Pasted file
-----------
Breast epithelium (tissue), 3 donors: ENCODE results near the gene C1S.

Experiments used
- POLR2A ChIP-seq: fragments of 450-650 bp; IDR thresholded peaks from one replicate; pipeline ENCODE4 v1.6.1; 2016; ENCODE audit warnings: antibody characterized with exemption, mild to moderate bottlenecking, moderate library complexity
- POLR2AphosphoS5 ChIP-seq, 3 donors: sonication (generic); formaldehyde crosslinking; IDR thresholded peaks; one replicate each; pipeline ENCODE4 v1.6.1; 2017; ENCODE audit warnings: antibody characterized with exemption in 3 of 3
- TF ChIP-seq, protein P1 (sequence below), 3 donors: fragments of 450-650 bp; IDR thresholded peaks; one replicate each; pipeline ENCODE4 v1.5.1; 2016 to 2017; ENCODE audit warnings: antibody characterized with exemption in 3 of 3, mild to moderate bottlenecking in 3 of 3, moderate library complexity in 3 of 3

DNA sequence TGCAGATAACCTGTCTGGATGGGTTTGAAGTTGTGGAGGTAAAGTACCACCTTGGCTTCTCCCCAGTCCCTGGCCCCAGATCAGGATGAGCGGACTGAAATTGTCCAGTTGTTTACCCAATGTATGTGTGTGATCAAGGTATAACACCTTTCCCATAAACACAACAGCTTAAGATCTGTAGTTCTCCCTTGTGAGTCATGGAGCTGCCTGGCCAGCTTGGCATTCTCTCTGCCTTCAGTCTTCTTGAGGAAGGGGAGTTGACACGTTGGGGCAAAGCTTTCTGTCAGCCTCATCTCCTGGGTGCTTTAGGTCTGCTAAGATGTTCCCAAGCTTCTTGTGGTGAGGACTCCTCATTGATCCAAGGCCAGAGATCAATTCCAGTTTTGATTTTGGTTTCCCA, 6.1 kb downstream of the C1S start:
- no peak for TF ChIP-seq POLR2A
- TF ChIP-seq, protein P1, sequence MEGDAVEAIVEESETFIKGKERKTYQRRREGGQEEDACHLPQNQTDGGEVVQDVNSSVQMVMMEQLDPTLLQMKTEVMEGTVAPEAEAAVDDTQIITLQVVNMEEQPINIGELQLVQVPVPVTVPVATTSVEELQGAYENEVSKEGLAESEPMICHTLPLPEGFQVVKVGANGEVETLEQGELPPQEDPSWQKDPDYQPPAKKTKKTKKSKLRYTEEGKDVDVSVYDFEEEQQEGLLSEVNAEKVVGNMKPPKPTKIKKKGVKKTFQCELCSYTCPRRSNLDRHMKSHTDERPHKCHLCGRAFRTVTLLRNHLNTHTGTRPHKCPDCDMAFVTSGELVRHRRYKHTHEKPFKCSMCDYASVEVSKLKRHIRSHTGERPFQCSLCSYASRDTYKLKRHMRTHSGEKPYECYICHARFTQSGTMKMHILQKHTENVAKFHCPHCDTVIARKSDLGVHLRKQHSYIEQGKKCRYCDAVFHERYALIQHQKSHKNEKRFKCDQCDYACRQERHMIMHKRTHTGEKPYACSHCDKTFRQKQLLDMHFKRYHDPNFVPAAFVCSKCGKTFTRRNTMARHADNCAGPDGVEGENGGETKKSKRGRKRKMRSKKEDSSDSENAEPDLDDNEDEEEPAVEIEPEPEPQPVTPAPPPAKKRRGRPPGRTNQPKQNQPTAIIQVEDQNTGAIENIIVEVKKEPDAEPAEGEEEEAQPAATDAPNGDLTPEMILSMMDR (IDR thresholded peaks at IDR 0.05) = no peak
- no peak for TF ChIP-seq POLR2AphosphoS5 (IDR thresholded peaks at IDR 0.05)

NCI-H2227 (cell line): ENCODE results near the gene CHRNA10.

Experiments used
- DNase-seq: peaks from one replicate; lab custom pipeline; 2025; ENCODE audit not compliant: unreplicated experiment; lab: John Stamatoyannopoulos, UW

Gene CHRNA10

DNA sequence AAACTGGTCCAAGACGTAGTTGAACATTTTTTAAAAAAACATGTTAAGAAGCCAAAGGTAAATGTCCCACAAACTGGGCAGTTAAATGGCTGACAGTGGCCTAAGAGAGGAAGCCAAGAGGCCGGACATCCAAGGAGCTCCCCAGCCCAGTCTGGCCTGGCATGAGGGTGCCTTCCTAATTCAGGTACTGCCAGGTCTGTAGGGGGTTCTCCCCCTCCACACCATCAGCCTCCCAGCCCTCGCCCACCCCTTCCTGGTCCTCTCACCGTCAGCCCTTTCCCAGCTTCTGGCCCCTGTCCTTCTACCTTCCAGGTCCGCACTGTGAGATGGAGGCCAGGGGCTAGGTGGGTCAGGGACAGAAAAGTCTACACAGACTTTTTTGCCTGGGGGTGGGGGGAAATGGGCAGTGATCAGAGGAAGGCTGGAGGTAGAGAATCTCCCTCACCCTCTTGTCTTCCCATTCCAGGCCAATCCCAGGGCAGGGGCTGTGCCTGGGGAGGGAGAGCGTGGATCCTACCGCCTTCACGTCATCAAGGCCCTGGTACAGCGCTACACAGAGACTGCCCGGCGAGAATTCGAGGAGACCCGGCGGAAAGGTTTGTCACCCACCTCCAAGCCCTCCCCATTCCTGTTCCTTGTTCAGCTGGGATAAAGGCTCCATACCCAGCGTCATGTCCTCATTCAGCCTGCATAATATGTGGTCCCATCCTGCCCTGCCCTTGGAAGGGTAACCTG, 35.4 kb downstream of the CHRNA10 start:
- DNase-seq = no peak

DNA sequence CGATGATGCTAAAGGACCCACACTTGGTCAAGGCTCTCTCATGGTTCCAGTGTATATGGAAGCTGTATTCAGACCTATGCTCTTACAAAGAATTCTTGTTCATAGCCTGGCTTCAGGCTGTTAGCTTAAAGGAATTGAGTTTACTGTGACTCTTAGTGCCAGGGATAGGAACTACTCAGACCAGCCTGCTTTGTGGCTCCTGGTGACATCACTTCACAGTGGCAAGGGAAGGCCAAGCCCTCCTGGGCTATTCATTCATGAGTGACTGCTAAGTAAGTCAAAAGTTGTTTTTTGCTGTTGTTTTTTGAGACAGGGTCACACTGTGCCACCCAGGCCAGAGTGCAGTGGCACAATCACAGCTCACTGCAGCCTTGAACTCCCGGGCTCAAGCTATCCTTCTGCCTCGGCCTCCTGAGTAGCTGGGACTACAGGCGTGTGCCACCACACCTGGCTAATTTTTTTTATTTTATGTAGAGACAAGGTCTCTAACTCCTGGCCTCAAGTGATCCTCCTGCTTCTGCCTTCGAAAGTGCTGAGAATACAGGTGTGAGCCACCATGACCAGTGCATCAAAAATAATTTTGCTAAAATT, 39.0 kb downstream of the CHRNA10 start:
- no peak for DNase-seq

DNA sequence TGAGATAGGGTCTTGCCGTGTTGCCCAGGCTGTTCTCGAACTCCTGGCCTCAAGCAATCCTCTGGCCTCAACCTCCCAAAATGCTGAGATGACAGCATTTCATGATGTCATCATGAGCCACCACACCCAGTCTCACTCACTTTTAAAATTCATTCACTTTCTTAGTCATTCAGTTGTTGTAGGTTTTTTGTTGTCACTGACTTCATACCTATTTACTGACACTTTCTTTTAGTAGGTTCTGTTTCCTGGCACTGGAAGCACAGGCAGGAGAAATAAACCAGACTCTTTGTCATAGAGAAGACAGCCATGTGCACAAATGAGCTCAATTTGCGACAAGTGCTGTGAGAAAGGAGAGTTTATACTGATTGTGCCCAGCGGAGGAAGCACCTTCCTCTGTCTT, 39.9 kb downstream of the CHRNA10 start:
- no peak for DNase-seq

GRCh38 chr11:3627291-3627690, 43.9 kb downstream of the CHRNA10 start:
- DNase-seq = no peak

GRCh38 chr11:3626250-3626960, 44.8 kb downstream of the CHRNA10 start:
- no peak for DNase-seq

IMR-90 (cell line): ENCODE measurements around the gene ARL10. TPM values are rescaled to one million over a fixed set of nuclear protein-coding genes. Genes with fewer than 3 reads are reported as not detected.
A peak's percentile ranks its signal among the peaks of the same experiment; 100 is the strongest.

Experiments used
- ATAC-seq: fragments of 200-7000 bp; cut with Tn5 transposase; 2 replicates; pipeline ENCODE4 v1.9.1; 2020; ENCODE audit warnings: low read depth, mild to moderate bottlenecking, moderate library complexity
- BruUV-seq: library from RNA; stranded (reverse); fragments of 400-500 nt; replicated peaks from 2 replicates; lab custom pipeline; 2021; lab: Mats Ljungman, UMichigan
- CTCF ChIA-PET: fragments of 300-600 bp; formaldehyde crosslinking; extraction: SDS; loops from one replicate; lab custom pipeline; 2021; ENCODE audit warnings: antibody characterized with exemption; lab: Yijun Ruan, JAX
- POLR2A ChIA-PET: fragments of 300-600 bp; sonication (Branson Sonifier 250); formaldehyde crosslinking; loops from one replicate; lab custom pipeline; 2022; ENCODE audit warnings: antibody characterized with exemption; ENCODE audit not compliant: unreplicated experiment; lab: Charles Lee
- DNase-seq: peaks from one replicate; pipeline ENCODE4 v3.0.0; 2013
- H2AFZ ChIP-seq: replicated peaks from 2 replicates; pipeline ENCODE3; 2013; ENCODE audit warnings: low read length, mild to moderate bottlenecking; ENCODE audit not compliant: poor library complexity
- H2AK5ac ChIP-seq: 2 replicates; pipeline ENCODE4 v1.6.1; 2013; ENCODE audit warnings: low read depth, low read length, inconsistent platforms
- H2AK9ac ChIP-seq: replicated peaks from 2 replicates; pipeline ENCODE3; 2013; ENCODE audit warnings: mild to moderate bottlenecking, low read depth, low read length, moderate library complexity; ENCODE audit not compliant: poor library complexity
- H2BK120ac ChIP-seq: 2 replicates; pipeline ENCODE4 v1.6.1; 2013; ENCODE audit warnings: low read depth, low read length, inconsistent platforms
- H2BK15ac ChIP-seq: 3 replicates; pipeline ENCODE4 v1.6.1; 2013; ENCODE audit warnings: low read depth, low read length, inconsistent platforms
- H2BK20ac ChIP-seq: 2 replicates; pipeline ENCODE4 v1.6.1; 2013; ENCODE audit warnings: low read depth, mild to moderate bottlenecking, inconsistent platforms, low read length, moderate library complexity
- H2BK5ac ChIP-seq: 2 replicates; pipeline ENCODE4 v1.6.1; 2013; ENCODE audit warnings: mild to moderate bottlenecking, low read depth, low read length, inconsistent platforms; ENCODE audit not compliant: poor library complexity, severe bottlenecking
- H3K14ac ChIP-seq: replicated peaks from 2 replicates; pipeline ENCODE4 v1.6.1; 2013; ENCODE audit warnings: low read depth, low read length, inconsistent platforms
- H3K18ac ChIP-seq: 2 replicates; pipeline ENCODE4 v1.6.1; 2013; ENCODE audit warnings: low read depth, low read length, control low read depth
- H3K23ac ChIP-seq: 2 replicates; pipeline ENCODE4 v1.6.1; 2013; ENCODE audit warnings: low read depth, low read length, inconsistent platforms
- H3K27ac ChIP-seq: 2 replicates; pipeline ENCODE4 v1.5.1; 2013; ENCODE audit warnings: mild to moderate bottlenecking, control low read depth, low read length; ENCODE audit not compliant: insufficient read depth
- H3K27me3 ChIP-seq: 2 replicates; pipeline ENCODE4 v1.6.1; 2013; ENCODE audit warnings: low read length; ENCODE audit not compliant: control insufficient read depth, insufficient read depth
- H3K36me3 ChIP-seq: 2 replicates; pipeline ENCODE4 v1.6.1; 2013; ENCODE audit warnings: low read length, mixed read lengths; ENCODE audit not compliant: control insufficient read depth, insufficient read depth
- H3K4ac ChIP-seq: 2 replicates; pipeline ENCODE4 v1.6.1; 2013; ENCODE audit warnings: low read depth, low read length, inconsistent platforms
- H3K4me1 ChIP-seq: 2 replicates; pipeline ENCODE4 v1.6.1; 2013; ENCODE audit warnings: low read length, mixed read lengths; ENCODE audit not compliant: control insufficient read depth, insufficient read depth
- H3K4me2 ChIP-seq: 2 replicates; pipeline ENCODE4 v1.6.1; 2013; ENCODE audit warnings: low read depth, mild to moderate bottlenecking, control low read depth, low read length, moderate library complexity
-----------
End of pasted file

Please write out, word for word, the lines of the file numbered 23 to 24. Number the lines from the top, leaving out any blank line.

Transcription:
- no peak for DNase-seq

IMR-90 (cell line): ENCODE measurements around the gene ARL10. TPM values are rescaled to one million over a fixed set of nuclear protein-coding genes. Genes with fewer than 3 reads are reported as not detected.